Peter Hammill
Saturday 25th January 2003
Tivoli, Utrecht, The Netherlands

By Derk van Mourik


Often my enjoyment of a concert is proportional to my familiarity with the performing artist's material. Knowing the songs helps me to better connect with the artist, and it gives me a feeling of being involved in the performance. This is one of the reasons why I rarely like support acts, because very often they or their music is unknown to me, and I have difficulty getting into the performance.

Tonight I went to see Peter Hammill.
I knew none of the songs he performed.
It was one of the best gigs I have ever seen.

This goes to show that to every rule there are exceptions, and that the stronger the exception, the stronger the reverse of the rule is true.

Hammill should need no introduction, as he is one of the most important artists in the field. Apart from being vocalist/composer for Van Der Graaf Generator during that band's existence from the late sixties until the late seventies, he has been an accomplished solo musician for more than thirty years.

The keyword of his music is passion. His voice is what brings the passion out in his music the most, with its power and evocativeness. Sometimes raw, other times gentle, but always distinctive.

Tonight was an all out acoustic affair, but to say that this was a placid sunday afternoon performance couldn't be further from the truth. For passion not only makes Hammill's records, but also his gigs. Through his voice, yes, but also through his mannerisms, and the sheer energy of both his and violinist Stuart Gordon's performances. It was just Hammill on vocals and acoustic guitar (of which he used two intermittently), and Gordon on violin, but with the two of them, they managed to produce a richness in sound that would be hard to match by many a full electric band.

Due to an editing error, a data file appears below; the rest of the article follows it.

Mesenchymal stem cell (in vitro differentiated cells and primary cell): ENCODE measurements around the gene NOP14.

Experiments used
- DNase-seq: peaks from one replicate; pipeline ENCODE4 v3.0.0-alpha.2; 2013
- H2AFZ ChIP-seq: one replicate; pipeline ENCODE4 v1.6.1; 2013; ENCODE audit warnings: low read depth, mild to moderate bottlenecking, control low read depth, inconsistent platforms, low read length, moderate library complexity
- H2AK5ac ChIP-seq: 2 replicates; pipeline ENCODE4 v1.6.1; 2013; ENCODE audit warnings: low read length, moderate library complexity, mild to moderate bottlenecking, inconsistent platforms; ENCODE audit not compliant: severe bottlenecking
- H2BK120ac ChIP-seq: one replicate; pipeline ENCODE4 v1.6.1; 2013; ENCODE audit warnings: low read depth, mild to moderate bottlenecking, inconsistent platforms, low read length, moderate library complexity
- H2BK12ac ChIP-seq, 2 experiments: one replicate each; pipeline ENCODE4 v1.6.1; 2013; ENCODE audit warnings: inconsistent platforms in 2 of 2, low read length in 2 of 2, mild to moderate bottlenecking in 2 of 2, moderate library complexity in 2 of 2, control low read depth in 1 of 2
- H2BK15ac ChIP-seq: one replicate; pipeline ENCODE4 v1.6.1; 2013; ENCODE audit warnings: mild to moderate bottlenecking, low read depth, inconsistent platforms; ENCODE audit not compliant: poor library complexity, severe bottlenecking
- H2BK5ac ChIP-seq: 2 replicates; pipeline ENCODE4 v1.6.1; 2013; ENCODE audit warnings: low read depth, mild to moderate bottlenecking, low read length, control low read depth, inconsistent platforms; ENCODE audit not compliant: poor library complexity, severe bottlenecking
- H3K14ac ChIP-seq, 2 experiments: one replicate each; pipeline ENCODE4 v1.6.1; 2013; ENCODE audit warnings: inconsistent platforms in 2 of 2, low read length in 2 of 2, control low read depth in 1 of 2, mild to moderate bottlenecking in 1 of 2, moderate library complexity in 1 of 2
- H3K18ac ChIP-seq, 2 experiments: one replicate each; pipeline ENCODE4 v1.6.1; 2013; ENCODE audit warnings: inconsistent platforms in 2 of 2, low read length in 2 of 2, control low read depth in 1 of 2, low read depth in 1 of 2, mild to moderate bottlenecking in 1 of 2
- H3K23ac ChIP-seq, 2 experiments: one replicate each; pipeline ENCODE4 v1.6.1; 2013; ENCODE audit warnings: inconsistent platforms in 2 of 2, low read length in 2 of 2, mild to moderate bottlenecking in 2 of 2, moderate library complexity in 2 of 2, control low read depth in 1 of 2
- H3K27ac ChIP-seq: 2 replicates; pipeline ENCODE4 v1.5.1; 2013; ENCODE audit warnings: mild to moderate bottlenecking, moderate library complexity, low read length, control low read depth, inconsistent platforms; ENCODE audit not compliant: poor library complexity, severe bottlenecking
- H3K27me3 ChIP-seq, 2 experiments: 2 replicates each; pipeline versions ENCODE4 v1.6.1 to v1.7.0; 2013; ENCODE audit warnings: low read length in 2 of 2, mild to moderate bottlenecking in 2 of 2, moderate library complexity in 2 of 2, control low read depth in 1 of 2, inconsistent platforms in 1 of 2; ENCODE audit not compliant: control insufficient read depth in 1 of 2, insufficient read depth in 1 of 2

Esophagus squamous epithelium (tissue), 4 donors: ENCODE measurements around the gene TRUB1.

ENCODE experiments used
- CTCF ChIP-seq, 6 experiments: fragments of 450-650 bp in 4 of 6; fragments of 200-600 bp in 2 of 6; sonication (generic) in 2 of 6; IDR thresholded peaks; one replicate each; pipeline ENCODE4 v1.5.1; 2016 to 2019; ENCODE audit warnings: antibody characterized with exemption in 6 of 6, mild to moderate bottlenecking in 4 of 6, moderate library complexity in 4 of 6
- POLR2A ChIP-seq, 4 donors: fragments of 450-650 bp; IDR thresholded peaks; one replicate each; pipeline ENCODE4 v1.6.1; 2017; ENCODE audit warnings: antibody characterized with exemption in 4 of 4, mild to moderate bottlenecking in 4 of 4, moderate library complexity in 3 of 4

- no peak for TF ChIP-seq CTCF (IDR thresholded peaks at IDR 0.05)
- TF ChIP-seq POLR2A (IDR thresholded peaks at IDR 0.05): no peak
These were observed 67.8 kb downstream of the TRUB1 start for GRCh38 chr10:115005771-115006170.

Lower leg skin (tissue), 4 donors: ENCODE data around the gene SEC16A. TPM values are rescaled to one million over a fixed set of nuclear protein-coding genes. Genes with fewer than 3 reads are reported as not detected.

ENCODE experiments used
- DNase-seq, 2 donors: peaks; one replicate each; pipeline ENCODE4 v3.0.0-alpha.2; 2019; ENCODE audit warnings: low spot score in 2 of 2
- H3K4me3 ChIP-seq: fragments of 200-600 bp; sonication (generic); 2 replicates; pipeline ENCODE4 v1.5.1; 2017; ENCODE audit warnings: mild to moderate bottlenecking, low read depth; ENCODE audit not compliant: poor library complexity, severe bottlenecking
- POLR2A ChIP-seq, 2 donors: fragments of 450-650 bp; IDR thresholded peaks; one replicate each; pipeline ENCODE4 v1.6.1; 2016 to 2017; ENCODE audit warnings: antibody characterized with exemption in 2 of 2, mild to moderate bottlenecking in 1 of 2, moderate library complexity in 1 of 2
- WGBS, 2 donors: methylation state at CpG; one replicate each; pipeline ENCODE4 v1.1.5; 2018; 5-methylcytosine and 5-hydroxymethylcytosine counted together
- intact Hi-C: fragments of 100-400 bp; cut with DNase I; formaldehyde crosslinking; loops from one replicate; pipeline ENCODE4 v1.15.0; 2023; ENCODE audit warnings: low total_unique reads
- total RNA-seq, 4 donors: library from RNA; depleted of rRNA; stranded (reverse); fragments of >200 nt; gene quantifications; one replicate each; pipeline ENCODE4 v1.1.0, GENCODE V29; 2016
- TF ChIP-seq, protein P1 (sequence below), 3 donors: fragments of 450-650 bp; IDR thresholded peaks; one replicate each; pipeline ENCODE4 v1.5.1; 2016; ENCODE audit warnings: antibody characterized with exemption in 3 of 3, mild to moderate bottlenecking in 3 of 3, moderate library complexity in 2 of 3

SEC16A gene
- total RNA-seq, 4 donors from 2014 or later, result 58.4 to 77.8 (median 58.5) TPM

Hammill's acoustic guitar playing was mostly rhythmic and often relentless. Gordon matched stride, and while at one point he had frayed the string on his bow to the point where he had to replace it because of his frenzied playing, it should be counted as a surprise that all of the strings on Hammill's guitars survived the gig. Whether he would have had to replace them for the next gig anyway I do not know!

The violin also served as solo instrument, in addition to the vocals, which I consider to be an instrument with its own distinctive sound in any case. Not knowing the original songs at the time, it is impossible for me to compare them to what was played live, but I presume that the violin primarily replaced the solo instrument (electric guitar in many cases, I suppose) that was used on the original version of a song, while at other times served to strengthen the rhythm provided by the acoustic guitar. The result was very compelling and convincing.

Many of the songs were introduced by Hammill, and he larded these introductions with a lot of humour, giving testimony to his British heritage. At one point Hammill apologized for using sheet music during some of the songs, giving as his reason that some of the parts of those songs were rather complex to play, and then followed that by remarking that he could not actually read the sheet music without his glasses anyway! "An aging artist problem", he called it. "Too old to rock & roll, too old to die".

Well, old or not, Mr Hammill is good to rock & roll for a very long time yet, as far as I'm concerned!


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2003 DPRP